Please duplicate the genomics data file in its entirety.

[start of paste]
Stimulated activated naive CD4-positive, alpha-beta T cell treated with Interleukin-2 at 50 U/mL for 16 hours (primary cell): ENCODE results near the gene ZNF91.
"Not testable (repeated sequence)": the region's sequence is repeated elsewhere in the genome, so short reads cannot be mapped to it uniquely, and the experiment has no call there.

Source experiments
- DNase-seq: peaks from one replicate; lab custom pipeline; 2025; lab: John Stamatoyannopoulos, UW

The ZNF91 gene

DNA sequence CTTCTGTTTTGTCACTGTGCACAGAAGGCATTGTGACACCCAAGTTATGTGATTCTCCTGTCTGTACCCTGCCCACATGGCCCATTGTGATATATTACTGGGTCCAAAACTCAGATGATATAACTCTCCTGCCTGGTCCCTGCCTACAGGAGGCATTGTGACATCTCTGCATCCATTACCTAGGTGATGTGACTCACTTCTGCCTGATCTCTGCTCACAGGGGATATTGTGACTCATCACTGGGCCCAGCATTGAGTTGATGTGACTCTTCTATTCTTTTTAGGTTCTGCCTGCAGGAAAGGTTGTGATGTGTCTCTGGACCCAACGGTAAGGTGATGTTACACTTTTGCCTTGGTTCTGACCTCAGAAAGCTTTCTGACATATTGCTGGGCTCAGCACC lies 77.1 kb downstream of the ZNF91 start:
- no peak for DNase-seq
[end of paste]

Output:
Stimulated activated naive CD4-positive, alpha-beta T cell treated with Interleukin-2 at 50 U/mL for 16 hours (primary cell): ENCODE results near the gene ZNF91.
"Not testable (repeated sequence)": the region's sequence is repeated elsewhere in the genome, so short reads cannot be mapped to it uniquely, and the experiment has no call there.

Source experiments
- DNase-seq: peaks from one replicate; lab custom pipeline; 2025; lab: John Stamatoyannopoulos, UW

The ZNF91 gene

DNA sequence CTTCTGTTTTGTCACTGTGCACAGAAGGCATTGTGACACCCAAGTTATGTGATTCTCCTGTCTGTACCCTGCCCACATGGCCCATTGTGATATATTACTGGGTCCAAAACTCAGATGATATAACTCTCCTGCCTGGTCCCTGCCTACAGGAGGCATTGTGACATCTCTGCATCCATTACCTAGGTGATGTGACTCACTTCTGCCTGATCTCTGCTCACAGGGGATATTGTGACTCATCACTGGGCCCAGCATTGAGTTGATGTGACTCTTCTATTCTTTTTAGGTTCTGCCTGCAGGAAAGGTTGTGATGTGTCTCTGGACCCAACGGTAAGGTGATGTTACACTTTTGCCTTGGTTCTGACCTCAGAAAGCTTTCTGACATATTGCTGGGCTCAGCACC lies 77.1 kb downstream of the ZNF91 start:
- no peak for DNase-seq